Amour, Not A Love Story
In the beginning of the 1960s, my friends and I all fell in love with the French film and winner of the Grand Prix, Hiroshima Mon Amour (HMA), directed by Alain Resnais who made what I remember as the first Holocaust film I had seen, Night and Fog. HMA was sui generis in its dazzling visual style and depiction of sexual passion, a film like nothing I had experienced before. What took place represented more the free associations of the interior of one’s mind than the linear narrative of films I had experienced up until that time which also portrayed deep and truly unequalled passion. But HMA was unlike the almost entirely direct linearity of Amour that I saw last evening, with the exception that Amour is told as a flashback.
Like Michael Haneke’s current Palme d’Or masterpiece, Amour, HMA is about a very intimate conversation that takes place between a couple in love, only in Amour the couple have been in love for half a century. HMA is also about memory and forgetfulness, only HMA is more of a discussion about the relationship over a day or so as the couple are separating after a brief affair. Amour takes you into the experience of loss of memories and faculties as Emmanuelle Riva, who plays the eighty something year old Anne in Amour, has a debilitating stroke and then another as we watch her deteriorate from a dignified and very classy beautiful older French woman into a helpless and totally dependent suffering vegetable cared for over some final months by her devoted husband Georges played by Jean-Louis Trintignant. I was totally embarrassed to learn when I got home from the film that the stunning and magnificent actress whom I had just watched, was the same actress fifty years later whom I had so devotedly loved in my imagination as the epitome of beauty in the sixties when I was a twenty-four year old youth.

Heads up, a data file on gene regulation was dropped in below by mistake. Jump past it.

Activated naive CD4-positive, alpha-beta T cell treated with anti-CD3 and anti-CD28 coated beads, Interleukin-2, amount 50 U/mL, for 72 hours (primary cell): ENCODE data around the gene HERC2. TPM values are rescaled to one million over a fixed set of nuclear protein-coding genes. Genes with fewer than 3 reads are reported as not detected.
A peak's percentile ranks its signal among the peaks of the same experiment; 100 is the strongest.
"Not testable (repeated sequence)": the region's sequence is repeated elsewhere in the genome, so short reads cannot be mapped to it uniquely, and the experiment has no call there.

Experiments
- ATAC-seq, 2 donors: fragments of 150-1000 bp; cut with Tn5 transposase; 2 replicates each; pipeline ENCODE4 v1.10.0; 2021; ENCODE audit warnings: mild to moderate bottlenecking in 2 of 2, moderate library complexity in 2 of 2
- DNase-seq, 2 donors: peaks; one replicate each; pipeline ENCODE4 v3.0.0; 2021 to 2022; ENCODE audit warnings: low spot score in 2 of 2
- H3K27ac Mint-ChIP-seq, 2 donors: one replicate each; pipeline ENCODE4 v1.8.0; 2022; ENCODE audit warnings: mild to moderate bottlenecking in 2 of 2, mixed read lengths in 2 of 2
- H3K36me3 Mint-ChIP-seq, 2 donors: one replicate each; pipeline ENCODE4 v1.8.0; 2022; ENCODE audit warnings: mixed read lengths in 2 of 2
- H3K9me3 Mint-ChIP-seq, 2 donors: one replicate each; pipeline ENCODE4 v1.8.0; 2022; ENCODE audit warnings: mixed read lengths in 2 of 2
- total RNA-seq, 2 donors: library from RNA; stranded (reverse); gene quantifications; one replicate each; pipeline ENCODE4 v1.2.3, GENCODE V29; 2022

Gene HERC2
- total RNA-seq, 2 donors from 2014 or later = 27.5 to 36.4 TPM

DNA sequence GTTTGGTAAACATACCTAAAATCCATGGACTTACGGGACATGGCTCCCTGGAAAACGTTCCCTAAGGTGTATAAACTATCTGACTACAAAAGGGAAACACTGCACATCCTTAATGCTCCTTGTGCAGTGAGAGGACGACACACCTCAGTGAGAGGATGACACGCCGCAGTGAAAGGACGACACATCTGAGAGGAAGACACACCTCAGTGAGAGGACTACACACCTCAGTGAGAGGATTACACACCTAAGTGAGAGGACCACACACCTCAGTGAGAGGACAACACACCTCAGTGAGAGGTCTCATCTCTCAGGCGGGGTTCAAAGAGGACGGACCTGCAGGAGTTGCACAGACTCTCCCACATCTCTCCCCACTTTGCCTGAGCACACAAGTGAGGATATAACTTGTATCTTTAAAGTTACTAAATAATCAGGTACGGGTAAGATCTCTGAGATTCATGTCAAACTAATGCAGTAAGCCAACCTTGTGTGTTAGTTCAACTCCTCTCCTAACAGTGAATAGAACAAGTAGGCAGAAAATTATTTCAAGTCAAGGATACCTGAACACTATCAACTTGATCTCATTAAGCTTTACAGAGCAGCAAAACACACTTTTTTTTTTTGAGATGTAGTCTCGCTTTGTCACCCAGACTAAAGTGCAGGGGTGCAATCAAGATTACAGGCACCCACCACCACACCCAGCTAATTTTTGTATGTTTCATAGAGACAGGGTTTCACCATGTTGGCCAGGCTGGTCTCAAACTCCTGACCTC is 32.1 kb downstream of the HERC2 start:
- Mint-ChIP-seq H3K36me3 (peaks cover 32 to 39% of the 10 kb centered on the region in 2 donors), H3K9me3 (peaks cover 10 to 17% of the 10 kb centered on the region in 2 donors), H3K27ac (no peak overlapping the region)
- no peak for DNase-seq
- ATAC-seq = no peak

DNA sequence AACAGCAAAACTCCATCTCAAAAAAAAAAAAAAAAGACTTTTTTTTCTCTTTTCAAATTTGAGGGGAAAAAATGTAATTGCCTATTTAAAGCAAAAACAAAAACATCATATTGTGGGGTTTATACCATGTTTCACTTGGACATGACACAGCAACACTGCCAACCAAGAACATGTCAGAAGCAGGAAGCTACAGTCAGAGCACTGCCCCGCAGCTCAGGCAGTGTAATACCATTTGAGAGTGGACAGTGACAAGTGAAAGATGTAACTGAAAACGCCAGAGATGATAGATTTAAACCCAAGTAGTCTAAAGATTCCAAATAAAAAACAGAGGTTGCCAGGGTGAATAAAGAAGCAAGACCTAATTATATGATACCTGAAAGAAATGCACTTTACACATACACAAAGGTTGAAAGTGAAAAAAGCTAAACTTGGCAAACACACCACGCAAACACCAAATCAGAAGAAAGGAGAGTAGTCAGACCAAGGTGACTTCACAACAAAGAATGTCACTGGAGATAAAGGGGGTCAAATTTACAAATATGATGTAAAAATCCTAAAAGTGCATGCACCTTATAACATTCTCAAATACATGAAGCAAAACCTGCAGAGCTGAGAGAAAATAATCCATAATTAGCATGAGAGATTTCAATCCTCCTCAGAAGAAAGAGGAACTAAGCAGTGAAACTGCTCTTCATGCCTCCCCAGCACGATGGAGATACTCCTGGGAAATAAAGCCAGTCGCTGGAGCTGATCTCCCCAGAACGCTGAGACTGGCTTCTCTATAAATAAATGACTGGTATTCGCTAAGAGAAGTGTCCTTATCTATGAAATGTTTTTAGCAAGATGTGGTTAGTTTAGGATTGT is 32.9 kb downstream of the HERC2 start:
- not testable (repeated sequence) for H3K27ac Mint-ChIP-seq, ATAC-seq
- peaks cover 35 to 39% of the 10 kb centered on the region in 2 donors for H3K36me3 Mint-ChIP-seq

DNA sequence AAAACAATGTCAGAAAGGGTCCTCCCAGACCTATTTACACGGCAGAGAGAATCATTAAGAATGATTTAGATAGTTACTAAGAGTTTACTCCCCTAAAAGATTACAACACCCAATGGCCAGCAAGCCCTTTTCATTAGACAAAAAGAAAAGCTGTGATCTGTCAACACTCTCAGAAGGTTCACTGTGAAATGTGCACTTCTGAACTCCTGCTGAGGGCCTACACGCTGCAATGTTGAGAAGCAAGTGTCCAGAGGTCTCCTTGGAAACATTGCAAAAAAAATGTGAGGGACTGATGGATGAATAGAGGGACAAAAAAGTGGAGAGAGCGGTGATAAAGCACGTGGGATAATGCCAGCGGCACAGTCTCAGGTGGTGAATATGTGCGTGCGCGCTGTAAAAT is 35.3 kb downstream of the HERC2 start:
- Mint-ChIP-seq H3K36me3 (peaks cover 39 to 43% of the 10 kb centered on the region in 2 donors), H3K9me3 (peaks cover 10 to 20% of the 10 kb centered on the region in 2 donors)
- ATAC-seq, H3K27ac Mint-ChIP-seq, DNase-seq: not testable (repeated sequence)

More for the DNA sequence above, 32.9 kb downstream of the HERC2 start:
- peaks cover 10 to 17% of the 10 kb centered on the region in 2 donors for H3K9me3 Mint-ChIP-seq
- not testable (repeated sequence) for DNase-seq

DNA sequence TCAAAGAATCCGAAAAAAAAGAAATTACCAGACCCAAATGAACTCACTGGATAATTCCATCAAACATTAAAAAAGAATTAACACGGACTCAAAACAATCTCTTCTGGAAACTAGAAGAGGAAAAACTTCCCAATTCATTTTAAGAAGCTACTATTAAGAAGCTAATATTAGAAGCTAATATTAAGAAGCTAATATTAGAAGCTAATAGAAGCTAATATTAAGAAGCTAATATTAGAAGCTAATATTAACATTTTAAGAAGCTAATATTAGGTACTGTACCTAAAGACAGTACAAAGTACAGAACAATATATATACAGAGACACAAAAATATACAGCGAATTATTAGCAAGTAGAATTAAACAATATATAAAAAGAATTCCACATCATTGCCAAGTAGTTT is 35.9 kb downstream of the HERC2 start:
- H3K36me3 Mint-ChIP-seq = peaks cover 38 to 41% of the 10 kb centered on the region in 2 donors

Amour has one of the most powerful dream sequences I have every seen in a movie. Georges, the husband in this almost exclusively two actor movie, has a terrifying nightmare in which he experiences a new intrusion into his life, for death is the unwanted burglar who damages his front door at the beginning of the film and adumbrates the destruction that is about to ravage the beautiful bourgeois cultured life he and his wife, Anne, had constructed over a lifetime. He greets the threat with equanimity and some obliviousness while Anne is not only irritated by the threat but feels discomfited and very vulnerable, a sign of the emerging divisions that their two lives will now take even as they are locked together even more intimately than ever before.